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Last Updated: Wednesday, 17 October 2007, 16:14 GMT 17:14 UK
Council pledge on failing schools
School generic
The Denbighshire education system was criticised in reports
Denbighshire council has agreed a "statement of intent" to work with schools to improve education.

A crisis meeting accepted "radical change" was needed after a damning report by the schools inspection body Estyn last month.

Meanwhile, a councillor who accused council chief executive Ian Miller of "very poor management" at the meeting has retracted his remarks.

Mr Miller says he has accepted the apology from Dewi Owens.

Mr Owens made the comments after a heated meeting to discuss the county's education service.

Mr Miller said he had accepted an apology for comments made at the meeting on Thursday, which were withdrawn when the council reassembled after lunch.

"In view of the apology and withdrawal, I will not be taking the matter any further."

After the meeting, the council said there was a commitment to work in partnership with schools and key stakeholders "to achieve significantly better outcomes for children and young people."

It said: "Our aspiration is for all of our schools to offer a first class education service. We accept that this requires radical change."

The council said it would "rigorously implement" the Estyn action plan. Two recent reports have criticised the education service and its "ineffective leadership".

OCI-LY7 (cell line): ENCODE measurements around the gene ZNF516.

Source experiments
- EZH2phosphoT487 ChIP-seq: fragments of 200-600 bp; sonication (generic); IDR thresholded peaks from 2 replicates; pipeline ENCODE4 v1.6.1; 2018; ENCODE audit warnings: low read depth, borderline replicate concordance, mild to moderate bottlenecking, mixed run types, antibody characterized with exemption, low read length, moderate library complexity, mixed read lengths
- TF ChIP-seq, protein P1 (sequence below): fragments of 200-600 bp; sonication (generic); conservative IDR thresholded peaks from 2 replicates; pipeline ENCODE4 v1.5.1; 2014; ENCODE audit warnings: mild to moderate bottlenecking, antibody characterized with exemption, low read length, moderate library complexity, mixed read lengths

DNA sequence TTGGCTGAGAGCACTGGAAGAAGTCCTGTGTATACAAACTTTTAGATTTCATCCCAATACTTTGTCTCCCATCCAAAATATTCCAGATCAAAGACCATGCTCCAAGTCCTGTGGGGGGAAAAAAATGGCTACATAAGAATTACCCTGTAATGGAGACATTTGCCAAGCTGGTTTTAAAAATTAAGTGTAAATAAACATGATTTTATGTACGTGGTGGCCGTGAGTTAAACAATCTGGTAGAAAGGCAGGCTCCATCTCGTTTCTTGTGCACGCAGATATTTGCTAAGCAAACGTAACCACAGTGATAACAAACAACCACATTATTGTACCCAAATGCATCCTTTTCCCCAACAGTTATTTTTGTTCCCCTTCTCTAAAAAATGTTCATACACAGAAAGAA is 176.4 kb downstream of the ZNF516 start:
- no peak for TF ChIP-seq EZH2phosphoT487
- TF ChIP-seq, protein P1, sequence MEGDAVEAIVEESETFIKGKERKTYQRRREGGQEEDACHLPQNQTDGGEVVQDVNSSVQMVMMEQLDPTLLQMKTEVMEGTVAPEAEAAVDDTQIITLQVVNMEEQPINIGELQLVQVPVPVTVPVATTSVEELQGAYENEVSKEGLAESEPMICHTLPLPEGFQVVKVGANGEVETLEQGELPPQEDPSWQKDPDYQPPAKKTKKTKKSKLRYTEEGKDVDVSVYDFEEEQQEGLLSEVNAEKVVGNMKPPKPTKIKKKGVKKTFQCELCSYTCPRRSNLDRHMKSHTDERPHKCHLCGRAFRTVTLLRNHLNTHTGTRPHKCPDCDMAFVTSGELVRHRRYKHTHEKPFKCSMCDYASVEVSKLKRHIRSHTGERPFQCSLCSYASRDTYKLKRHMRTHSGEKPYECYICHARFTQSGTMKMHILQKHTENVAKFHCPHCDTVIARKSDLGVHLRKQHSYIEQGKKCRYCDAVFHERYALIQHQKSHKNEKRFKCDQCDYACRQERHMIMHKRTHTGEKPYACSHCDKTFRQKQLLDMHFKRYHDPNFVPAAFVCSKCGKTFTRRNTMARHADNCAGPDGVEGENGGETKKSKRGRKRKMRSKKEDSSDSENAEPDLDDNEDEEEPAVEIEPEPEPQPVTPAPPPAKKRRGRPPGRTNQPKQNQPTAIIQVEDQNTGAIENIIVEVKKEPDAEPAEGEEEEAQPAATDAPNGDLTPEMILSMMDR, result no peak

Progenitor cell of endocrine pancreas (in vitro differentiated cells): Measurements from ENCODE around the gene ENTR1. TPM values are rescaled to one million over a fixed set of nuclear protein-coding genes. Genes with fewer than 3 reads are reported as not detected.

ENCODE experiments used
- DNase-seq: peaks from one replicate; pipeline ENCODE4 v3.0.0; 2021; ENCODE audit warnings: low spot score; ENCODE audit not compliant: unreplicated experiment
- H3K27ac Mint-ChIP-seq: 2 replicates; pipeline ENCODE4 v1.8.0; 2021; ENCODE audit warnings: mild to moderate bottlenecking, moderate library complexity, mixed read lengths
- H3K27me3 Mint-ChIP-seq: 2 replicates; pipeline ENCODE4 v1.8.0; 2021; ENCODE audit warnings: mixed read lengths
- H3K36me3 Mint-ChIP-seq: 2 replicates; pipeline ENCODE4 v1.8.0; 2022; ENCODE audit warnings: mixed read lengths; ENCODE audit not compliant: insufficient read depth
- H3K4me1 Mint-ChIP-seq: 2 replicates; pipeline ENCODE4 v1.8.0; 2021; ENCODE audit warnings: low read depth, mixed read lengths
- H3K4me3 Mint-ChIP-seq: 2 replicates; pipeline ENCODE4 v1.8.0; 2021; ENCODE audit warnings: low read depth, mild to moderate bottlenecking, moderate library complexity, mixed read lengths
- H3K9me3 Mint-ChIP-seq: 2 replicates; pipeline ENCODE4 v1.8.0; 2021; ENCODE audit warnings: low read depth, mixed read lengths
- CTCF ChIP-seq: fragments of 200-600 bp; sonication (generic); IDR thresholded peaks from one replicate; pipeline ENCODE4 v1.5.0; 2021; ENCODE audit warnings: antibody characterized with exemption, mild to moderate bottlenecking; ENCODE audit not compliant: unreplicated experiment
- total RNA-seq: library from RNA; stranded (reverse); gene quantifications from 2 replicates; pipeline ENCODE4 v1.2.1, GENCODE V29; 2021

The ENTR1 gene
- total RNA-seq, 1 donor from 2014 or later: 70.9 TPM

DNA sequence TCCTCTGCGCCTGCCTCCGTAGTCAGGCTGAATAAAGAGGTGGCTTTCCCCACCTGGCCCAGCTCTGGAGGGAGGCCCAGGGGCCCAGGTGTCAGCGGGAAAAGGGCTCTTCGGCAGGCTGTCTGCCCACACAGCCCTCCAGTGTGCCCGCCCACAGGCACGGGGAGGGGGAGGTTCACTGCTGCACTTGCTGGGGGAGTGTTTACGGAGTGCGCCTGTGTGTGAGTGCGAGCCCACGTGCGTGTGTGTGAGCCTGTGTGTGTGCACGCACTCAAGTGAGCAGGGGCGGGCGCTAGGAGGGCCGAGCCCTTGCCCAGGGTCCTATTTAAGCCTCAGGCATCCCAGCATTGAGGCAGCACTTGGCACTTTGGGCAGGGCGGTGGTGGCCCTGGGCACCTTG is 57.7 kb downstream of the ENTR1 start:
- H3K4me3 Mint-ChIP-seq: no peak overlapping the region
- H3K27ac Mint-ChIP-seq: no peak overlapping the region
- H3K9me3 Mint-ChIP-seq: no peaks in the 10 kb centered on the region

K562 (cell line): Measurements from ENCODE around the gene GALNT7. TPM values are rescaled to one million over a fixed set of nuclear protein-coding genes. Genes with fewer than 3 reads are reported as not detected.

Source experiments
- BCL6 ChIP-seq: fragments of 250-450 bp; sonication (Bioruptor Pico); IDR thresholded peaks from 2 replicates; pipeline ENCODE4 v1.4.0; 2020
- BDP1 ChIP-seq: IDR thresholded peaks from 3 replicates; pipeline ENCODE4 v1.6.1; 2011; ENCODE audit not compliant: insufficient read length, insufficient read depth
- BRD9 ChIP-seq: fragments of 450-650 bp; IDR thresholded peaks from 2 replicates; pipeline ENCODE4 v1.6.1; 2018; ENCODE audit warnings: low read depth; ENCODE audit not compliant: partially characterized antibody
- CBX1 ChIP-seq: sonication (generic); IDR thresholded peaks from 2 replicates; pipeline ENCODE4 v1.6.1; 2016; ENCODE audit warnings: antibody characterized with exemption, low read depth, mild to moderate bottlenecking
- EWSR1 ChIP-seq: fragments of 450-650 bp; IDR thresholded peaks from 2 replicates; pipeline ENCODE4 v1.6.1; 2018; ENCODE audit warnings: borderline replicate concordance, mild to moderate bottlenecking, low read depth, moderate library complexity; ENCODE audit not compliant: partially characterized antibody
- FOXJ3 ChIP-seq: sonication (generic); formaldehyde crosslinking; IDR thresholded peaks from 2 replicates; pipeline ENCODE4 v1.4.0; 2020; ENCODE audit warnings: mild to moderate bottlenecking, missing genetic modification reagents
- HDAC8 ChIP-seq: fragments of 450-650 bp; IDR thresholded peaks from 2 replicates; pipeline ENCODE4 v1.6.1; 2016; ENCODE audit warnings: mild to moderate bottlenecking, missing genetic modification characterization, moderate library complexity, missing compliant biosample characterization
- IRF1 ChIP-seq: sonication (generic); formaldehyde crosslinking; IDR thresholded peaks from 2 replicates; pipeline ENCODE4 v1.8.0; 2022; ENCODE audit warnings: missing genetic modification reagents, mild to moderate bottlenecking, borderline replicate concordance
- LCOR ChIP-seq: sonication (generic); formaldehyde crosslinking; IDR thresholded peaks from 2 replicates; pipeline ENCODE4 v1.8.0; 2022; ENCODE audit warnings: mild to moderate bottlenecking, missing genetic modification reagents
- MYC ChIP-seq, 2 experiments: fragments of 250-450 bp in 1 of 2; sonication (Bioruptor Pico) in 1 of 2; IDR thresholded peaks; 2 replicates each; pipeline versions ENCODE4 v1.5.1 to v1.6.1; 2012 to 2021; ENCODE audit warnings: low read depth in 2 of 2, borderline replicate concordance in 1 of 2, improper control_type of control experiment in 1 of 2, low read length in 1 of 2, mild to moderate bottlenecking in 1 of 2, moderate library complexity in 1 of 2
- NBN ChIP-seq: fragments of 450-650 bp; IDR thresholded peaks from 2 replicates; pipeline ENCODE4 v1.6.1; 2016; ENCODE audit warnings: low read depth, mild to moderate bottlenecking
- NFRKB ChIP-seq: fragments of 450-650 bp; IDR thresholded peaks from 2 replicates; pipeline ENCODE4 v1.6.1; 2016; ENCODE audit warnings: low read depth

Denbighshire Council's leader and her cabinet are currently facing a second vote of no confidence over the issue.

On Thursday, the council said it had received a notice of motion signed by 13 members, expressing a vote of no confidence in Rhiannon Hughes and her team.

MAIN FINDINGS
Education services overall in Denbighshire have "shortcomings in important areas"
The political leadership for education is "ineffective"
No effective planning for improving education
The school improvement strategy does not focus on the key priorities and actions needed to raise standards
The council's attendance strategy has yet to have a positive impact on overall attendance levels
Source: Estyn

It came despite assurances from the council leader to parents and to the Welsh Assembly Government that standards would improve following the inspectors reports.

In September, a highly-critical report by education watchdog Estyn had found failures at the council to address poor performance.

It followed a consultants' report, which criticised standards in schools.

Estyn's 35-page report said children's educational performance was below average at the ages of seven, 11 and at 16 when they take their GCSEs.

In 2006, Denbighshire also came 19th of the 22 authorities in Wales for the percentage of students gaining two AS/A levels.

Education Minister Jane Hutt has said the shortcomings were "unacceptable".

Denbighshire Council said it had already begun to address some of the issues and had begun to invest 470,000 a year from 2006-07 on to improve attainment at Key Stage level 3.

It also said it had improved partnership working with the social services and tackled leadership problems at schools with the worst under attainment.



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